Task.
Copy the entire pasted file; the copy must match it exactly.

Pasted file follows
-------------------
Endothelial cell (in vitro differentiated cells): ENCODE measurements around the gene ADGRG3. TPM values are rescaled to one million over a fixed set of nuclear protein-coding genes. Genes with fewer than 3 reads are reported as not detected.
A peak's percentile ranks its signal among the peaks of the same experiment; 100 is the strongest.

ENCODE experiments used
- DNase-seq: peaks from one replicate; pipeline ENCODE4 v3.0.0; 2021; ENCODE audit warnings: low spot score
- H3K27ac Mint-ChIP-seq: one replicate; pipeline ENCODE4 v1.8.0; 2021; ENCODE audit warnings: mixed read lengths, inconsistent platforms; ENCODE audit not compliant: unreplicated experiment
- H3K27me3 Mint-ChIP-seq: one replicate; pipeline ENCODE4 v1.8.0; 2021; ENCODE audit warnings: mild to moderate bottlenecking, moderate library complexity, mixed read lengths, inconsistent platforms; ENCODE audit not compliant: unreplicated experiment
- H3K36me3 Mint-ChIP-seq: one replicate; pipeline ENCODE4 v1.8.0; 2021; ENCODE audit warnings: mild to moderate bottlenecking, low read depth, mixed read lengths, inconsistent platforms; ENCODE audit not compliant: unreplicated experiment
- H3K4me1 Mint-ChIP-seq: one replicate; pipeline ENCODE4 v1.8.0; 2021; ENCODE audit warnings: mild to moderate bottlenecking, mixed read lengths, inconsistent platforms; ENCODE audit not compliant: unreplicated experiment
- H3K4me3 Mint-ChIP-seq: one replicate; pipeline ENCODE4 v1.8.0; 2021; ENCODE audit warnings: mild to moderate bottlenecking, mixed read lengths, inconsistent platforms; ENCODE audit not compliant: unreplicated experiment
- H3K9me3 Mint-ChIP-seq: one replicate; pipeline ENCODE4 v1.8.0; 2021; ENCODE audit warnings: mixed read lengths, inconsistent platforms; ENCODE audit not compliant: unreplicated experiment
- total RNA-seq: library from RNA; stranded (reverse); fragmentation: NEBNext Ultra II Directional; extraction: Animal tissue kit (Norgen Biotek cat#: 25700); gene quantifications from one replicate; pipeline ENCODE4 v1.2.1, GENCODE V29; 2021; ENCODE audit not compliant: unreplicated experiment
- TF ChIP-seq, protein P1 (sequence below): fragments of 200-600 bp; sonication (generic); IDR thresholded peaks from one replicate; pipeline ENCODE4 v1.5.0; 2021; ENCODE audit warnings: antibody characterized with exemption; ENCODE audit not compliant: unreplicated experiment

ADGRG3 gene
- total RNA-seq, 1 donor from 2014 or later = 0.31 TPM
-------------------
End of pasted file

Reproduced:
Endothelial cell (in vitro differentiated cells): ENCODE measurements around the gene ADGRG3. TPM values are rescaled to one million over a fixed set of nuclear protein-coding genes. Genes with fewer than 3 reads are reported as not detected.
A peak's percentile ranks its signal among the peaks of the same experiment; 100 is the strongest.

ENCODE experiments used
- DNase-seq: peaks from one replicate; pipeline ENCODE4 v3.0.0; 2021; ENCODE audit warnings: low spot score
- H3K27ac Mint-ChIP-seq: one replicate; pipeline ENCODE4 v1.8.0; 2021; ENCODE audit warnings: mixed read lengths, inconsistent platforms; ENCODE audit not compliant: unreplicated experiment
- H3K27me3 Mint-ChIP-seq: one replicate; pipeline ENCODE4 v1.8.0; 2021; ENCODE audit warnings: mild to moderate bottlenecking, moderate library complexity, mixed read lengths, inconsistent platforms; ENCODE audit not compliant: unreplicated experiment
- H3K36me3 Mint-ChIP-seq: one replicate; pipeline ENCODE4 v1.8.0; 2021; ENCODE audit warnings: mild to moderate bottlenecking, low read depth, mixed read lengths, inconsistent platforms; ENCODE audit not compliant: unreplicated experiment
- H3K4me1 Mint-ChIP-seq: one replicate; pipeline ENCODE4 v1.8.0; 2021; ENCODE audit warnings: mild to moderate bottlenecking, mixed read lengths, inconsistent platforms; ENCODE audit not compliant: unreplicated experiment
- H3K4me3 Mint-ChIP-seq: one replicate; pipeline ENCODE4 v1.8.0; 2021; ENCODE audit warnings: mild to moderate bottlenecking, mixed read lengths, inconsistent platforms; ENCODE audit not compliant: unreplicated experiment
- H3K9me3 Mint-ChIP-seq: one replicate; pipeline ENCODE4 v1.8.0; 2021; ENCODE audit warnings: mixed read lengths, inconsistent platforms; ENCODE audit not compliant: unreplicated experiment
- total RNA-seq: library from RNA; stranded (reverse); fragmentation: NEBNext Ultra II Directional; extraction: Animal tissue kit (Norgen Biotek cat#: 25700); gene quantifications from one replicate; pipeline ENCODE4 v1.2.1, GENCODE V29; 2021; ENCODE audit not compliant: unreplicated experiment
- TF ChIP-seq, protein P1 (sequence below): fragments of 200-600 bp; sonication (generic); IDR thresholded peaks from one replicate; pipeline ENCODE4 v1.5.0; 2021; ENCODE audit warnings: antibody characterized with exemption; ENCODE audit not compliant: unreplicated experiment

ADGRG3 gene
- total RNA-seq, 1 donor from 2014 or later = 0.31 TPM